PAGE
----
Have you ever read something so poignant that it almost makes you angry? Angry that you can’t set words dancing melodically to a beautiful and evolving narrative the way this writer so effortlessly can? Surely, I’m not alone on this one . . . ? From the first paragraph of the first page of Shani Mootoo’s Moving Forward Sideways Like a Crab, I was entranced by the beauty of her prose. Her carefully constructed unraveling of detail and fluid changing of time and perspective, conveying the complexity of relationships, identity, and change, is beautifully precise.
Jonathan has spent years searching for the once completely devoted mother who walked out on him before he turned ten. A Canadian writer struggling with his own conflicting emotions and troubled past, Jonathan tracks down his elusive mother in Trinidad, the place of her birth, only she is no longer the mother he once knew as Sid, but is now a soft-featured, ailing gentleman, by the name of Sydney. Through Sydney and Jonathan’s interwoven narratives, we come to see a beautiful yet unforgiving Trinidad and a progressive yet cold Canada and how both countries have served to form both men’s sense of family and self.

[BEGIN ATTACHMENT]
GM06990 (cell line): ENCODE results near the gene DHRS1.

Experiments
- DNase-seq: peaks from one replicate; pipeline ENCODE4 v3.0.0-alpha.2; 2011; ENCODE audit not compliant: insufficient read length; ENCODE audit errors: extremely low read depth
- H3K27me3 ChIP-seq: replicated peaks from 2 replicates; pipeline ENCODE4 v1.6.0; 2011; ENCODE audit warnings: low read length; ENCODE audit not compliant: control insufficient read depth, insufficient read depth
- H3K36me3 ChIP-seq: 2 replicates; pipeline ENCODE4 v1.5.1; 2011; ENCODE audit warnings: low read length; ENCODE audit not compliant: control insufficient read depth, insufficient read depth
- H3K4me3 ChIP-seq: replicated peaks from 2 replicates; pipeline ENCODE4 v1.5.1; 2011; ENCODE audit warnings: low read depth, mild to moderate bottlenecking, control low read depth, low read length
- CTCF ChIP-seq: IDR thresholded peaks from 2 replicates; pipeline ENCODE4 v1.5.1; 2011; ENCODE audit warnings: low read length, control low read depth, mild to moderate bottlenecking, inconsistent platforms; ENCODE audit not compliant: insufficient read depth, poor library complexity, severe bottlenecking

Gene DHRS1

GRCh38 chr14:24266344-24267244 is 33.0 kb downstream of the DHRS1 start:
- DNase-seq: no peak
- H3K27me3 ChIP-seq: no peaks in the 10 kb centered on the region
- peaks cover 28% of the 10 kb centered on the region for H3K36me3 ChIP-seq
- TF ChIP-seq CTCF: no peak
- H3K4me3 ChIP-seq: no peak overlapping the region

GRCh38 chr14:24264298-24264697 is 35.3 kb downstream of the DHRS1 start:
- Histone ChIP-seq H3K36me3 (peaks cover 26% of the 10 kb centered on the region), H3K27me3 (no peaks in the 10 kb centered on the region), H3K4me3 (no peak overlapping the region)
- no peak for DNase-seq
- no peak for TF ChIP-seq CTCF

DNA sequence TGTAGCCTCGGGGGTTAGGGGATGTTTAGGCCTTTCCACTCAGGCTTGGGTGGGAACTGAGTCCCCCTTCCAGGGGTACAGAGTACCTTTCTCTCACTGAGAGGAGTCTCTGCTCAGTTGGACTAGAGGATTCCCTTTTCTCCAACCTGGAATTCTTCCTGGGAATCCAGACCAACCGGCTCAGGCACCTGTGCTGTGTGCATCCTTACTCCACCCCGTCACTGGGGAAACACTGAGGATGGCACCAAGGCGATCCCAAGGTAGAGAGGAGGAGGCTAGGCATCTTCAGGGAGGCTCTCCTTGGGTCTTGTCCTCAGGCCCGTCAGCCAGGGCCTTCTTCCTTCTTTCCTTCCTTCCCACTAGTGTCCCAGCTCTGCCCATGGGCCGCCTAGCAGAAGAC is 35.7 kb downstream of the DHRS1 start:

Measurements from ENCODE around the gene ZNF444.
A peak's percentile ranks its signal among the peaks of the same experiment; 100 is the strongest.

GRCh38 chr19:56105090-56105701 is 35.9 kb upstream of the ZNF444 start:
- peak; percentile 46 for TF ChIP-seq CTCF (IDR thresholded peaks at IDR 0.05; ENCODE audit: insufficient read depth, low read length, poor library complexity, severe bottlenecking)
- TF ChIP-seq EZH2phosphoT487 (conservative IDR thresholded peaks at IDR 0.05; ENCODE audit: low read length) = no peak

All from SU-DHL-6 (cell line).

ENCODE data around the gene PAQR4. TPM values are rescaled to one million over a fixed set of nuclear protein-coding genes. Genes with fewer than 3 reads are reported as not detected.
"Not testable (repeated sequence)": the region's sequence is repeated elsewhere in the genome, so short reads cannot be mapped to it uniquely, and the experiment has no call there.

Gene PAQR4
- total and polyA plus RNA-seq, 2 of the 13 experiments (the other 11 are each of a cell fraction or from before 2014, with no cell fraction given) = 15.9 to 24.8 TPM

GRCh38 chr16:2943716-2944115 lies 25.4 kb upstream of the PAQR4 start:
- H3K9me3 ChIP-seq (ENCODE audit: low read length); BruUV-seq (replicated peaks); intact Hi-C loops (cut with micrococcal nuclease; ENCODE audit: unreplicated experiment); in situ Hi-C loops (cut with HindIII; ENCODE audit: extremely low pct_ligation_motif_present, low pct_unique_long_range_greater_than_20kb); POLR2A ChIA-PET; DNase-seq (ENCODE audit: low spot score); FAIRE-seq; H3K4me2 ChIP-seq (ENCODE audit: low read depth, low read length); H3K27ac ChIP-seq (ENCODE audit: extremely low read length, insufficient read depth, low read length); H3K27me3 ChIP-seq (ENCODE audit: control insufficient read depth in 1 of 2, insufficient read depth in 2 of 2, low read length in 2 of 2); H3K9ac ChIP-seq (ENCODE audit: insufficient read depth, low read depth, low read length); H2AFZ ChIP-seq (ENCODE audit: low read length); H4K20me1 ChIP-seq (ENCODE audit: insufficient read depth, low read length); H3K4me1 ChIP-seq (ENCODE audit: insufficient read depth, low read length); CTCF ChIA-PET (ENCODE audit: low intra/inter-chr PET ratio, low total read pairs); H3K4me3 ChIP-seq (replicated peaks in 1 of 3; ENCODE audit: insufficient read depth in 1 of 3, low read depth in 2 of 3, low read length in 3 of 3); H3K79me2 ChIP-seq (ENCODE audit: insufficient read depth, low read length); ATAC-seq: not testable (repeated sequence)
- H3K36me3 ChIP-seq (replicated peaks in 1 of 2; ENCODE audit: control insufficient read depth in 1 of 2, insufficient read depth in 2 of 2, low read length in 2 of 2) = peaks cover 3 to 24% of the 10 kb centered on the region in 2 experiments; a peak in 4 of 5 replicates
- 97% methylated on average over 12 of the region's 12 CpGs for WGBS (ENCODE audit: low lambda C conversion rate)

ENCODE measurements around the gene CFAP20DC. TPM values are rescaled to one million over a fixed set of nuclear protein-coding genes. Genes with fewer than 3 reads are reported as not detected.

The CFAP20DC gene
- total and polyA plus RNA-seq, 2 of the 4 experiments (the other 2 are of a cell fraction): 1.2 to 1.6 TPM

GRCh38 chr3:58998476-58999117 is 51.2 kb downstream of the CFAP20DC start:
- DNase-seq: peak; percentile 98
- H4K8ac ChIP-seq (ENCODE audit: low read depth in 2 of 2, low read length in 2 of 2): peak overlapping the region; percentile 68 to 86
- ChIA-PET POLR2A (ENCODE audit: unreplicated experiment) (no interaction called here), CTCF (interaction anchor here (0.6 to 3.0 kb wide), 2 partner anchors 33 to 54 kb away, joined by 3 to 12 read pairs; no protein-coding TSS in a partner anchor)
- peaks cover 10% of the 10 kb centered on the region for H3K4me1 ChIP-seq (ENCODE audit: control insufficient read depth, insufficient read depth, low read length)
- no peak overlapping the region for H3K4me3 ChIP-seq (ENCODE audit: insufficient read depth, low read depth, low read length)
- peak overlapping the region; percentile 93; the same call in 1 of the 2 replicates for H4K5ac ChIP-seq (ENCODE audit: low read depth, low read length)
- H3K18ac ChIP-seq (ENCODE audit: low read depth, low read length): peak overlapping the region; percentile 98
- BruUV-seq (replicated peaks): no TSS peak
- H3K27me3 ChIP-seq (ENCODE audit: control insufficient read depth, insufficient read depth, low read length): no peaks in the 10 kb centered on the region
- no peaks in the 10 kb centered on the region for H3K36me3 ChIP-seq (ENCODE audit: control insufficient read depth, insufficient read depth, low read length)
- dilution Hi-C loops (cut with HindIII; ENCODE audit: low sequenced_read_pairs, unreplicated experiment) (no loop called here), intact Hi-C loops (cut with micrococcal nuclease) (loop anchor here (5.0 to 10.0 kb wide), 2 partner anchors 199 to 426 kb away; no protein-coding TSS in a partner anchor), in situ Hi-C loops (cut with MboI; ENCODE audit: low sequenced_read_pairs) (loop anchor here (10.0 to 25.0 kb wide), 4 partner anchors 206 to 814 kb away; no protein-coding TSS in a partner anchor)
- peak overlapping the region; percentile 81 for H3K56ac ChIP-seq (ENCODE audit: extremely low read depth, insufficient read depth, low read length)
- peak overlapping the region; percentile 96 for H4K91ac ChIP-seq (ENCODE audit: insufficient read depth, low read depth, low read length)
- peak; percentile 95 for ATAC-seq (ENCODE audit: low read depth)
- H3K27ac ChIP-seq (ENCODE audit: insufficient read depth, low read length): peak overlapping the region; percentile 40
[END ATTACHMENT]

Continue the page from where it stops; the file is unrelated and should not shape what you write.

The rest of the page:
Though a lovely and haunting feminist and LGBTQ rights manifesto, Moving Forward Sideways Like a Crab is no diatribe against men or even against those who would oppose same-sex marriages and transgender rights. It is so much more, namely a powerfully moving tribute to the lasting power of storytelling and the surprising and unpredictable nature of human emotion. It’s truly an excellent literary feat and a great story to get lost in!
*- I received a copy of this book in exchange for an honest review.